“It opens up a whole new world of people discovering your music,  because a lot of my online streaming and sales have been from [other] countries, and from people who’ve heard my songs through TV shows, that I would never been able to reach if it wasn’t for those placements. So, it’s huge.”

The concept of screen music is vast and varied for musician and singer-songwriter Frannie Holder. The artist we discovered as a member of Dear Criminals and Random Recipe has felt a need to step outside of her musical boundaries for several years. But what if all of her outlets are fruitful? That’s true for her.

A hard-hitting, hyper-realistic movie about sexual and physical violence in the context of juvenile prostitution, Geneviève Albert’s first film, Noémie dit oui, features a lot of songs. And rather than commissioning instrumentals for the scenes that required music, the director opted to use existing songs.

“This movie doesn’t contain actual screen compositions. She wanted to use songs,” Holder explains. “The music I actually created specifically for this project are two songs I wrote for the fictitious band that’s in the movie. It’s teen emo-punk-pop, and I grew up with a sister that listened to a lot of that, so my inspiration was quite clear.”

Alone in the studio, Holder wrote the music and the lyrics and produced the demos. Benoit Bouchard, her frequent Dear Criminals collaborator, introduced Pierre Fortin who joined the “band” on guitar. “I found inspiration in the story and what the main character was going through,” Holder remembers. “In your teens, any song is the soundtrack of your whole life. I was like that a lot at that age, like I was living in a music video.”

After easily navigating opposite musical styles with Random Recipe and Dear Criminals, Frannie is convinced that there’s she’s comfortable in any “musical zone.” “I’m not super-comfortable with musical arrangements, however,” she admits. “I played classical music when I was young, and it feels like a mountain of work to me. It’s the only part for which I would hire someone. Otherwise, whether it’s rap, grunge, reggae. . . Bring it, I’m in.”

And as someone who is accustomed to experience art as a member of a band, despite the fact that it involves making compromises, Frannie says the solitude of screen composing is what she finds the most challenging. “Screen composing is quite a solitary trade,” she believes. “You talk with authors upstream, but otherwise, it’s you and your computer alone in a studio. On the plus side, that means I did a lot of it during the pandemic when we couldn’t see anyone,” she says laughing.

Among her other recent contributions to screen music, there’s Patrick Bossé’s Territoire des Amériques, an immersive film about artist René Drouin. The art project was notably presented at Montréal’s Société des arts technologiques in November of 2021.  Frimas, a short, and Au nord d’Albany, a feature film directed by Marianne Farley, as well as season three of the comedy Trop are other projects she recently delivered.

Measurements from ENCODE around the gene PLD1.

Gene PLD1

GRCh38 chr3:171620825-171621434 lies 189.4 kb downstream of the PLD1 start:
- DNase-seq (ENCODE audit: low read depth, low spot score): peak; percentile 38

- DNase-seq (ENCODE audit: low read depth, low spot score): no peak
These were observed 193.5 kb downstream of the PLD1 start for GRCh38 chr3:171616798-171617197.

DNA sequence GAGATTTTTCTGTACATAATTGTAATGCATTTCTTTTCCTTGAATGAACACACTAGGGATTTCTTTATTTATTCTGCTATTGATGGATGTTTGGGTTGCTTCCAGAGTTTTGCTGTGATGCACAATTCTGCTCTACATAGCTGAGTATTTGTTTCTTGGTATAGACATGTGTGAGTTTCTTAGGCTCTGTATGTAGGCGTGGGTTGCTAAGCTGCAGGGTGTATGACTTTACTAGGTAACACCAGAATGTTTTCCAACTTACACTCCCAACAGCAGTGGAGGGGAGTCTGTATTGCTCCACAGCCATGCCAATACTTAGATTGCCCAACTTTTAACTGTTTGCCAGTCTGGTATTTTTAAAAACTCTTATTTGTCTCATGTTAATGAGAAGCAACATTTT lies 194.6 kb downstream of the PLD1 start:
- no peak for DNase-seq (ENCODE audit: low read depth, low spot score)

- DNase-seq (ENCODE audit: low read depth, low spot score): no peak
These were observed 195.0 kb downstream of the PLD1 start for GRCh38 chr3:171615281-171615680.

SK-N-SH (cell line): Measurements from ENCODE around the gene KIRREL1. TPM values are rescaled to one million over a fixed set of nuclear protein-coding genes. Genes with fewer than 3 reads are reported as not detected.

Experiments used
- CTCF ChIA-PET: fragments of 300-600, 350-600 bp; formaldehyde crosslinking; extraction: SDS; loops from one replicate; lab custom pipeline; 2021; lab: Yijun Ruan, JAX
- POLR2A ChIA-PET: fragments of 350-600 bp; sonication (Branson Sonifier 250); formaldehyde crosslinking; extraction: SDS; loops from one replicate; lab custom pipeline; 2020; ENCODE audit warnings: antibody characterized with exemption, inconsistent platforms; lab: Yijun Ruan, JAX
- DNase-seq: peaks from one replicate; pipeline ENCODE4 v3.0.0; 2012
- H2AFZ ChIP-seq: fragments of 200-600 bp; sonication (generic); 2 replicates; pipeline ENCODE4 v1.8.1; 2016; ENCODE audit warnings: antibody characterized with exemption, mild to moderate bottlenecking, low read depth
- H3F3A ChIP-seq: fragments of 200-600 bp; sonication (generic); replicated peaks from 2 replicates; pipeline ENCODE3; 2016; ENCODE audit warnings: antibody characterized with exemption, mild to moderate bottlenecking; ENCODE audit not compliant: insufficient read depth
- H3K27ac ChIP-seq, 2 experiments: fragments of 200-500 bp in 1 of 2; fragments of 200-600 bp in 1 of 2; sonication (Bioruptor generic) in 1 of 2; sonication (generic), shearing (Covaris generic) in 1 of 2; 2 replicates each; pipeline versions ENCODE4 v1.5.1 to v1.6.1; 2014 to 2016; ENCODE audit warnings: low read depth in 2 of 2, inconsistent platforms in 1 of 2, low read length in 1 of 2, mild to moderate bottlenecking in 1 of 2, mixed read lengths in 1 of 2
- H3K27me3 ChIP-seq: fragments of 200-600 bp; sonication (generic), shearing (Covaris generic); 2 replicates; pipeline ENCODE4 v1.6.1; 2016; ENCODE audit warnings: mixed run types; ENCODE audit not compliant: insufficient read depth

As for Pour Toi Flora, a series by Sonia Bonspille Boileau, it will be available on Tou.TV Extra on May 26, 2022. It tells the story of an Anishinaabe brother and sister at a residential school in the ’60s. “Actress Kwena Bellemare-Boivin is also a musician and she was the inspiration for a whole world,” says Holder. “I used a melody she hums in the series as the basis for the rest of the music. The director wouldn’t have asked me if she wanted First Nations music, but it was important for both of us that we hear the roots of Indigenous music and the bridge between it and us.”

Boileau wanted to create this link between art, voices and craftspeople. “The whole point about the dialogue surrounding cultural appropriation is not to avoid working together, it’s the opposite. You just need to do things the right way,” says Holder. That’s why she enlisted the talent of Anachnid, a Montréal-based electronic music artist of Oji-Crie and Mi’kmaq origins. “I’m a fan,” admits Holder. “It was totally out of the question for me to use only my voice on a project that has nothing to do with my history. Anachnid was perfect and she came in with her voice, her flute, and her drums. All of a sudden, I felt a lot less alone.”

Never one without a story to tell, Holder humorously recounts her songwriting process for the animated documentary series Caresses magiques, a collection of five short films by Lori Malépart-Traversy about female masturbation presented by the NFB in May of 2022. “I had just moved into my home studio, and I had no idea how well it was soundproofed,” she remembers. “I work mostly at night, and I would play the same sex scenes over and over. For the longest time, I wondered what my neighbours thought of me,” she giggles.

These days, Holder is working on the music for Sophie Deraspe and Stéphane Hogue’s Motel Paradis, a six-episode series that will air on Club illico later this year.  “Sophie wanted the music beforehand to work on the scenes with the existing sound, which is quite peculiar,” says Holder. “I gave her music that I wrote according to the guidelines she gave me, and then I replaced my music while adjusting what had been used.”